I made this delicious dessert for a New Years Eve dinner party, although unfortunately, it had not frozen in time (well not until I checked it after they’d walked out the door…) but that didn’t stop us! Instead, we put the slushy like sorbet into glasses added champagne! So, we did learn it makes an excellent cocktail! This boozy delight is certainly not for everyone due to the acquired taste of the Campari, my sister and I weren’t huge fans but our guests and parents, on the other hand, loved it!
As always, the recipe involved a lot of trial and error, as well as a few mental breakdowns along the way but it was worth it! (or at least I think so…)
In this recipe the first thing you are told to do -provided of course you are not going to make the ‘Chocolate-coated Ruby Red Grapefruit peel’– is to cut each Grapefruit in half and remove the flesh, originally, I started scraping it out with a spoon, which sounds smart until you discover how dense grapefruits are… But thankfully after I sat on the floor and contemplated just what I was doing, I got back up and cut the grapefruit into quarters and discovered you can simply just remove the peel like you did with orange slices when you were younger. Although the recipe says to ensure there are no pips, I didn’t look thoroughly, instead, I just glanced at the slices and put them in the blender. (where they’ll be crushed any way…) After the grapefruit has been crushed (or in my case completely slaughtered) the recipe says to strain the blended grapefruit through a sieve, and you would never believe how long it takes to achieve 500ml of juice, I don’t see how anyone could have any left, let alone make a cocktail, instead you can just give me the alcohol (trust me I felt like downing that Campari right about now…)
The second step is to lemon and orange juice to the grapefruit and mix, followed by pouring half into a small saucepan with the sugar until it has dissolved, I actually didn’t have any problem with this part (other than my dad trying to hoover the kitchen floor causing me to scream at him for five minutes…) although I do often find it to be a struggle when it comes to determining whether the sugar has dissolved yet or not! After taking the fruity mixture off the heat and left it to cool slightly I added the remaining juice followed by the Campari. The next part made me laugh and think oh Ottolenghi you are a diva (but a clever one) instead of simply placing the mixture straight into the freezer (or ice cream machine) he has you setting the bowl over an ice bath! It’s a smart idea I’ll admit, but why make things so complicated!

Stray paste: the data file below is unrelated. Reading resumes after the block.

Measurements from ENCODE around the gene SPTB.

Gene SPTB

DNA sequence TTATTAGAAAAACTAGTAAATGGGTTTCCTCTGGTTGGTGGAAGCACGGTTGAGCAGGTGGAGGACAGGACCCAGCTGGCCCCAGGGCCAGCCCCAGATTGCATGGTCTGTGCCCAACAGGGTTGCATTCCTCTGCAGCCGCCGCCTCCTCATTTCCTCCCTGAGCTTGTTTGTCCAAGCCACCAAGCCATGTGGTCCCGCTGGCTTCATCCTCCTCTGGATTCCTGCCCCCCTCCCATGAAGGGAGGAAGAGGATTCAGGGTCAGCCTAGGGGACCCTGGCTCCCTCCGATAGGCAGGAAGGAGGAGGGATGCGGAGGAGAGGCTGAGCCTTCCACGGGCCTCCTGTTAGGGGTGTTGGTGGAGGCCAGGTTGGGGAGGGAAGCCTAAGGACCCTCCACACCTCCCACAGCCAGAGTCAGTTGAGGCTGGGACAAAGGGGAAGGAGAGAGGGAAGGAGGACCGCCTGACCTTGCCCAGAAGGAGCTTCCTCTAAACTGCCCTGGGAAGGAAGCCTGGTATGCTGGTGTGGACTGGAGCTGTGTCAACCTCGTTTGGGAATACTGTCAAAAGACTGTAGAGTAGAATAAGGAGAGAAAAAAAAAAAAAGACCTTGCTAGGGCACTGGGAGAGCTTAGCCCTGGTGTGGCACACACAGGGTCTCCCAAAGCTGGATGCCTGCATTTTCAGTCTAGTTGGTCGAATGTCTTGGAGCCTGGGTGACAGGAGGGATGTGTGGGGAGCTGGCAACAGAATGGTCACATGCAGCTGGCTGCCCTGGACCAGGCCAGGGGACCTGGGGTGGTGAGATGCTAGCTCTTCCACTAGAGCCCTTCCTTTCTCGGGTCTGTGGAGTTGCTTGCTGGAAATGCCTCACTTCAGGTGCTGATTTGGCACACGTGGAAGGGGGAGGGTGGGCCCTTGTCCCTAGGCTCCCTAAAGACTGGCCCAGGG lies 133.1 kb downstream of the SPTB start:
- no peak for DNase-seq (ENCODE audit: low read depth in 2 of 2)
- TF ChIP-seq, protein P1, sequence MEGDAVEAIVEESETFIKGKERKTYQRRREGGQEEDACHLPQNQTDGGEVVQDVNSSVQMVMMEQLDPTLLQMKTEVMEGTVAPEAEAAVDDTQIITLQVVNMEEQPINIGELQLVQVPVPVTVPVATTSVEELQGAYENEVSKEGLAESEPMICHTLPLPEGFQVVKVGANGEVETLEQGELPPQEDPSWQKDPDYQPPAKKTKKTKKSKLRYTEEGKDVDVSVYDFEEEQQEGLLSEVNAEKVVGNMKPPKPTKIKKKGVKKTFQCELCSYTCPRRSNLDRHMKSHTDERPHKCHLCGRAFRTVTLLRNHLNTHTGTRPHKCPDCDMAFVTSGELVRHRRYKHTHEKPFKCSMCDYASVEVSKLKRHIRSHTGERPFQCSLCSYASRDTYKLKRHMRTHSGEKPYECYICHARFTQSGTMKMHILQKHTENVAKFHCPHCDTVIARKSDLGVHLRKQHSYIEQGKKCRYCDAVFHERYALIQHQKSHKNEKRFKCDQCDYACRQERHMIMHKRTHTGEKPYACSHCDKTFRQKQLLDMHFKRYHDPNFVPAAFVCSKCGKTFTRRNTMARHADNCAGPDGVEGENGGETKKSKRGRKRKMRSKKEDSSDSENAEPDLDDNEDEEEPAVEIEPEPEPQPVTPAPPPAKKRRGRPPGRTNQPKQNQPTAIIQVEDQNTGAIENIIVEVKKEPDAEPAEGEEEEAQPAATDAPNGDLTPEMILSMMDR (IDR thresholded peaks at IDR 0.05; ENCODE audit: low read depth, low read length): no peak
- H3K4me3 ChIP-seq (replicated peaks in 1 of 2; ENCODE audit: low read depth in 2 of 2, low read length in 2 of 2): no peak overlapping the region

Unfortunately, I don’t own an ice cream machine, so I had to do it the long way, which involves impatiently waiting for your sorbet to be frozen enough for you to churn the crystals away, and sadly they don’t form every thirty seconds causing me to wait hours before I can do anything let alone before its frozen.
As I mentioned at the beginning I was unable to freeze my desert in time (well at least not to the stage of being able to scoop lovely balls of fluorescent pink sorbet) due to me starting this recipe at 5P.M. on New Years Ever instead I was able to achieve ad icy champagne cocktail, but thankfully no one was complaining at 1 am on New Years Day (but I can’t vouch for them 12 hours later..)
All in all, this recipe is delicious, for some, but definitely, time consuming due to a lot of waiting around for things to cool etc.. but its worth it! I have read the book cover to cover, and this has to one of the most simple recipes (especially compared to the ones I’ve made so far) so it would be good for beginners!
1 recipe down, 111 to go!
Below I have attached a step by step of my process!